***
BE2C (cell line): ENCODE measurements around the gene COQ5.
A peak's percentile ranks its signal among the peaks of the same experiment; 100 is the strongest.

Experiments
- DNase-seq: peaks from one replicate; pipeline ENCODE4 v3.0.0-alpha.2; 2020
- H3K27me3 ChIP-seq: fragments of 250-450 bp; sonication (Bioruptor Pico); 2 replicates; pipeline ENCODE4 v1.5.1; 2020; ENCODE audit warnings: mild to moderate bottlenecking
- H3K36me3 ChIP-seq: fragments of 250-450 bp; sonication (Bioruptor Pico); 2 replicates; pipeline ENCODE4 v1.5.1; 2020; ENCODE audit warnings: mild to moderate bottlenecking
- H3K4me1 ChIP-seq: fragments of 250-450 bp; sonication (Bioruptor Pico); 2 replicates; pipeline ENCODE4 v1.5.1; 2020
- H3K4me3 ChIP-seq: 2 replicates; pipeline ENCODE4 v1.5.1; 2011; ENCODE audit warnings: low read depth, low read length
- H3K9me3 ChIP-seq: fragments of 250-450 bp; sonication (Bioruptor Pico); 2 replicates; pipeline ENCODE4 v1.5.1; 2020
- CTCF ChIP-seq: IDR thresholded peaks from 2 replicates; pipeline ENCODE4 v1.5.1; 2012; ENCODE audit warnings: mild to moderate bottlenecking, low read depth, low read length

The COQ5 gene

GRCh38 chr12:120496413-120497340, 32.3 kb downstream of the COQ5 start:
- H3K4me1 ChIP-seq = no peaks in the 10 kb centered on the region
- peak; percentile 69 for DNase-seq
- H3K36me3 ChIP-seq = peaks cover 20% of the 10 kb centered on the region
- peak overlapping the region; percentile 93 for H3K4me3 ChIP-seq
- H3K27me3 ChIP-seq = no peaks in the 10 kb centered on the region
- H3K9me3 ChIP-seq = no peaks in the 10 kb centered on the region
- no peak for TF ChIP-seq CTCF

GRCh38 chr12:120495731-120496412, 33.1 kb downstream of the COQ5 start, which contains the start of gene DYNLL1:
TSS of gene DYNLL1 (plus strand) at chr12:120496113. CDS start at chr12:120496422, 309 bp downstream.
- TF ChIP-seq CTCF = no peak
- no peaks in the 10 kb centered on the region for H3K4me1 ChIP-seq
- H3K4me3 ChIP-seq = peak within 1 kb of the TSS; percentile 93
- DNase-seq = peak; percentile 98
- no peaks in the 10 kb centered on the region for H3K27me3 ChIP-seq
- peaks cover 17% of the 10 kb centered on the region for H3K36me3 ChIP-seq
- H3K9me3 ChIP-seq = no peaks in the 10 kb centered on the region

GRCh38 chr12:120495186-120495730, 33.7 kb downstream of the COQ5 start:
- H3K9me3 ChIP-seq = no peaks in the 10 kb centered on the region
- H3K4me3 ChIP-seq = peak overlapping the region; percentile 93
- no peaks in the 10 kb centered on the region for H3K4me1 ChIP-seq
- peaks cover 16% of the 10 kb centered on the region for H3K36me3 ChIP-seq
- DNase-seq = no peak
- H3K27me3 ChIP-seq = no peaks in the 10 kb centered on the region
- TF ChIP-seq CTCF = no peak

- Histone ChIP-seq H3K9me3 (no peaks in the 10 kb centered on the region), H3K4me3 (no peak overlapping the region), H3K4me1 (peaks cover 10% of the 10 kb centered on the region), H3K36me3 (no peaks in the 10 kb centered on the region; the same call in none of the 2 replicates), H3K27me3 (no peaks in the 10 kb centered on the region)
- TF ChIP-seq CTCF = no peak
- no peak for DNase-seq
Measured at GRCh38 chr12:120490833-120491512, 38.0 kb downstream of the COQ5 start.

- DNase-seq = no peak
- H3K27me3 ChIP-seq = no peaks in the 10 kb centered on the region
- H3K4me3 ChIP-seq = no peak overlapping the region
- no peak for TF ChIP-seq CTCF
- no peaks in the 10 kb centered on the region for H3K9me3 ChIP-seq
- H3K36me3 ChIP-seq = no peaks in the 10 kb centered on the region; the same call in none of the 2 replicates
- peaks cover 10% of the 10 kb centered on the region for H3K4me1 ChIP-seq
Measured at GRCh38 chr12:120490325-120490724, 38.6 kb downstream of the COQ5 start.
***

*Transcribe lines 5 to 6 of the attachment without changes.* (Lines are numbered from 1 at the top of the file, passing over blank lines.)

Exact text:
- H3K27me3 ChIP-seq: fragments of 250-450 bp; sonication (Bioruptor Pico); 2 replicates; pipeline ENCODE4 v1.5.1; 2020; ENCODE audit warnings: mild to moderate bottlenecking
- H3K36me3 ChIP-seq: fragments of 250-450 bp; sonication (Bioruptor Pico); 2 replicates; pipeline ENCODE4 v1.5.1; 2020; ENCODE audit warnings: mild to moderate bottlenecking